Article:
Question: What is the connection between Barack Obama, the Archbishop of Canterbury, Helena Bonham-Carter, Lord Coe, Tom Hanks, Janos Csak (the Hungarian ambassador to the UK), Richard Branson, Ken Clarke, The Lady Phillips of Worth Matravers and Kevin Spacey?
Answer: They all drank £800-a-bottle Burgundy last night, and I paid for it. And you helped out too, quite probably.
Sure, when there are important visitors in town we should want to show them a good time. We might decide to give them some decent food and a bit of fine wine. But there is a point where a bit of basic generosity tips into unacceptable excess. Good wine costs £20 a bottle. Very good wine costs maybe £50 or £80 a bottle. This, though, was Domaine de la Romanée-Conti Echezeaux 1990. This isn’t just a decent bottle of Burgundy, it is a great bottle, from the most famous producer. It is generally treated with reverence, and deservedly so. It should not be served over dinner to 171 guests, washed away on a tidal wave of wine that also included English pink fizz (£25 a bottle), grand cru Chablis (£45), Champagne (£45) and vintage Port (£90). Never.
If such a quantity of incredibly fine wine had been so wastefully poured away by some Russian oligarch or Saudi oil baron, I would have considered it an act of heinous excess, but one over which I have and deserve no control. But this was a state event, funded by the taxpayer, at which the Chancellor of the Exchequer may well have blathered on to his unfortunate neighbours about the terrible state of the economy and the need for us all to tighten our belts. It is not just jealousy that makes me consider it somehow hideous (though there is, of course, jealousy).
Many people who buy wine for long-term storage will at some point have luckily happened upon one whose value rises so significantly before it is ready to be consumed that they are forced to ask themselves whether they can possibly justify opening it. There is no reason why the state’s own wine cellar should not also be subject to the same questioning, and for me there can only be one answer. If the nation has a fat store of classic, super-premium wine then it should either be sold off for everybody’s benefit, or it should be distributed a bottle at a time to appreciative citizens chosen by lottery. It is not OK for a few dozen rich people simply to open it all up one night. We also had a store of gold (and still do, just not as much), and when the chancellor decided the time was right, he sold it. It was not melted down and given away to the Lord Mayor of London and a small handful of old Etonians.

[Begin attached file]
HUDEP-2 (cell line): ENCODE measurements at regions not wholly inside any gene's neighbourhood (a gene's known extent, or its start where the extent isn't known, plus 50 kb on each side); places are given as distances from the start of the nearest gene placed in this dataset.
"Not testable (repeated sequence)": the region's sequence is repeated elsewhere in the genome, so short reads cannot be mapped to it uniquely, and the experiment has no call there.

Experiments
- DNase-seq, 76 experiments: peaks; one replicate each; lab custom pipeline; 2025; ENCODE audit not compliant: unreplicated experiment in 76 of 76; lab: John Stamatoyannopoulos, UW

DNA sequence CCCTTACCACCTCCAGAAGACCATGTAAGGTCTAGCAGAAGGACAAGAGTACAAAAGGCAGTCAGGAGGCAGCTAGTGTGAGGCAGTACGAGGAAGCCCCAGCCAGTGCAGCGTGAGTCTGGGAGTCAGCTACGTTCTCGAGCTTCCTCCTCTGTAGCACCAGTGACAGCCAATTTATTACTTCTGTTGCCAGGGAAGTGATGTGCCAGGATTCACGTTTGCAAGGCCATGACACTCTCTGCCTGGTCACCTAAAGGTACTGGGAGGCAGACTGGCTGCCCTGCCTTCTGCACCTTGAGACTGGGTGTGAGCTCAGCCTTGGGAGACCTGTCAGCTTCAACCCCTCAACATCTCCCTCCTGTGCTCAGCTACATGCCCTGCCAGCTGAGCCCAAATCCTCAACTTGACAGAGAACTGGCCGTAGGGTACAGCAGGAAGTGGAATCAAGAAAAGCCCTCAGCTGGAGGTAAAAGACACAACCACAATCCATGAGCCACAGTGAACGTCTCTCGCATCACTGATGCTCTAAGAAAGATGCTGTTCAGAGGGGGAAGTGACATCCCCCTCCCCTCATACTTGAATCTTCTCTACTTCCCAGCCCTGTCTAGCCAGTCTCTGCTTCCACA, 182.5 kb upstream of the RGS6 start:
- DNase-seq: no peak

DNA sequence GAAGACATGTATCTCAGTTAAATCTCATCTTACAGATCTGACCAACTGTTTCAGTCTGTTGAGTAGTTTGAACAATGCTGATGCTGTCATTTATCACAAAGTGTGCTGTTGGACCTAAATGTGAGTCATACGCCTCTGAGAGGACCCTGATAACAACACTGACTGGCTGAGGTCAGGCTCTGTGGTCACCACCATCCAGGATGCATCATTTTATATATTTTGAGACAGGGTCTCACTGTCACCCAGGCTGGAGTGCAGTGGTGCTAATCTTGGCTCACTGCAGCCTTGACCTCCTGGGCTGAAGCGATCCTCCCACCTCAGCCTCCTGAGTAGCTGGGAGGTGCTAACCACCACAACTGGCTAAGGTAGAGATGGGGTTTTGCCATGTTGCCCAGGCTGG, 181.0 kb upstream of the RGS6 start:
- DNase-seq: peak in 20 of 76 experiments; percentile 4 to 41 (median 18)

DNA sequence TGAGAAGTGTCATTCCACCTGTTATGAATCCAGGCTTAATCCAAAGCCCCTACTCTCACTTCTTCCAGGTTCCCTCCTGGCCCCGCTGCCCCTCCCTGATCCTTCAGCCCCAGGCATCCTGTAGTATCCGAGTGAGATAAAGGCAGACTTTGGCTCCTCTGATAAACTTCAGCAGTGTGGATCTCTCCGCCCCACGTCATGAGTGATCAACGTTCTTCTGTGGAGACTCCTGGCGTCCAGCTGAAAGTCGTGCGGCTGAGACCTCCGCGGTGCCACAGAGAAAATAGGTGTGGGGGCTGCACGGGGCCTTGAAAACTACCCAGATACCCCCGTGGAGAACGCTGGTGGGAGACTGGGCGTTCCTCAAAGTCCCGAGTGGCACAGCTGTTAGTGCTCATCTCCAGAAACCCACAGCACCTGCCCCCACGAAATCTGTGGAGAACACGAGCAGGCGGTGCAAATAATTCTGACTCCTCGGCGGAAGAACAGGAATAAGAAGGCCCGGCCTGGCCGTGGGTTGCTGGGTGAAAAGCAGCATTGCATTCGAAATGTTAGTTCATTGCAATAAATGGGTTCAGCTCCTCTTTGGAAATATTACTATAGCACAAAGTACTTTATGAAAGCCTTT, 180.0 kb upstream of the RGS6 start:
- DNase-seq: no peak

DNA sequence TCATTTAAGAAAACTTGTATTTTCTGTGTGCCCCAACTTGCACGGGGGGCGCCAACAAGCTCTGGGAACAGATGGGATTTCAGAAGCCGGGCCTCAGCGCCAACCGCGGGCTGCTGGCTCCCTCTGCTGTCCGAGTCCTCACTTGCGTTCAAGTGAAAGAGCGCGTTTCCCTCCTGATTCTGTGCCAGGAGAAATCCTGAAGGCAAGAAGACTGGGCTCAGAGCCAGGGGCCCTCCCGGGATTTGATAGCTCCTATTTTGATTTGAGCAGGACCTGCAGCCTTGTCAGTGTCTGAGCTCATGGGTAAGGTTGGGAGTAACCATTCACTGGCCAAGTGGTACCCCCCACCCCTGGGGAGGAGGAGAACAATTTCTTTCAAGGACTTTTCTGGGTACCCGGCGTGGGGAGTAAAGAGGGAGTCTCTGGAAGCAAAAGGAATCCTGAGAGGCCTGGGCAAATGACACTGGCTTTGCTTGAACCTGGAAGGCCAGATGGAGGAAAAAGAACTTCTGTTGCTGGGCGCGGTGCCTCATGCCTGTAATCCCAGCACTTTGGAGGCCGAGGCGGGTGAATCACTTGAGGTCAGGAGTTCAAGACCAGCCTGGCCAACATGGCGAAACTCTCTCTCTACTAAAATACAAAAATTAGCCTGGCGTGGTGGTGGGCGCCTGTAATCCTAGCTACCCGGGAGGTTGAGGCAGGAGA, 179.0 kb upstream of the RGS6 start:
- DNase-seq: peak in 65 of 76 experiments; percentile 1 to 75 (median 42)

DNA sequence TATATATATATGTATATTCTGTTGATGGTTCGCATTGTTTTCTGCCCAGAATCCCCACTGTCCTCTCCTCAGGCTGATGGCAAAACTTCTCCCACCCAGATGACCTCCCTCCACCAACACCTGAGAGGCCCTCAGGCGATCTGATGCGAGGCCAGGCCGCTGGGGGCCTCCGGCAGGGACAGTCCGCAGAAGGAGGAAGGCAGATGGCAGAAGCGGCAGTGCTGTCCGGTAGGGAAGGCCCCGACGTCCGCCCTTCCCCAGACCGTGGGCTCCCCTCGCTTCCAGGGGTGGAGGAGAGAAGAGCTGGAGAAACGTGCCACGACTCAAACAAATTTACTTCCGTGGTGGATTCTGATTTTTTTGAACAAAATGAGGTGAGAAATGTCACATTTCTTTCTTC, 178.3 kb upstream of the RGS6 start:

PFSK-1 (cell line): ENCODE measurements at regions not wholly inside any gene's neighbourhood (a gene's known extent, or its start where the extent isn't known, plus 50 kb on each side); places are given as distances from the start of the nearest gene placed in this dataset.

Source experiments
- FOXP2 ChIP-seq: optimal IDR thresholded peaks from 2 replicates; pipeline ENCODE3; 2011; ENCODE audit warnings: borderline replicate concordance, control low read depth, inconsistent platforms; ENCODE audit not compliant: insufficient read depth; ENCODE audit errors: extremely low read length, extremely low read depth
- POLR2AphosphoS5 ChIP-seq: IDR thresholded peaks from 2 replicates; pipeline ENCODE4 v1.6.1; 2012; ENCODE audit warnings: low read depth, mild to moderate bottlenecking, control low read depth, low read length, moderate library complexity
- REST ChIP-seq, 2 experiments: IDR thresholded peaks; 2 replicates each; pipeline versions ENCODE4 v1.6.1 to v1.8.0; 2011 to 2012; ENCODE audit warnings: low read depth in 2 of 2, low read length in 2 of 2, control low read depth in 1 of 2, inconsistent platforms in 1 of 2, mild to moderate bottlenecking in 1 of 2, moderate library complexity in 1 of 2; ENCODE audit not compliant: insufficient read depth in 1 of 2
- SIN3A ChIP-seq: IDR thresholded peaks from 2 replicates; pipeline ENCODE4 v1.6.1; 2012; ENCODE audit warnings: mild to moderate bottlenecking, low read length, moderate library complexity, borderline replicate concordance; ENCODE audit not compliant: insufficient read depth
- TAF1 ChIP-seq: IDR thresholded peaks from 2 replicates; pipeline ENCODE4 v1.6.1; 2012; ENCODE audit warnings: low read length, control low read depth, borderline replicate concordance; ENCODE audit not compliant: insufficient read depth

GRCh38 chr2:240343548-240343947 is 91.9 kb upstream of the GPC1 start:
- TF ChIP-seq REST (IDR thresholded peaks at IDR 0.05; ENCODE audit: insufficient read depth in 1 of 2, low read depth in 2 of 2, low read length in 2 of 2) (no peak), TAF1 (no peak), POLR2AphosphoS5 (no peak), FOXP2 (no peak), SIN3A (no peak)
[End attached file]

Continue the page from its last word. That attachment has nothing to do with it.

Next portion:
The world of fine wine is one of the least socialist parts of society. The best stuff will always be consumed by rich people who aren’t me. That’s the way it is, and I can cope with it. But that doesn’t mean that we, a nation that can’t afford to fund libraries or Sure Start centres, should be stumping up the equivalent £29,000 (a very conservative estimate, assuming everyone had one small glass of each wine and there was no wastage) on the drinks bill of the President and his pals. While Britain may eventually gain in tourist dollars from the pomp and pageantry with which we welcomed him, it cannot be right for he, the queen, our cabinet and their guests to drink away a teacher’s annual salary in a single evening.
And I bet half of them didn’t even like it. Or notice it. And that, perhaps, is what hurts most of all.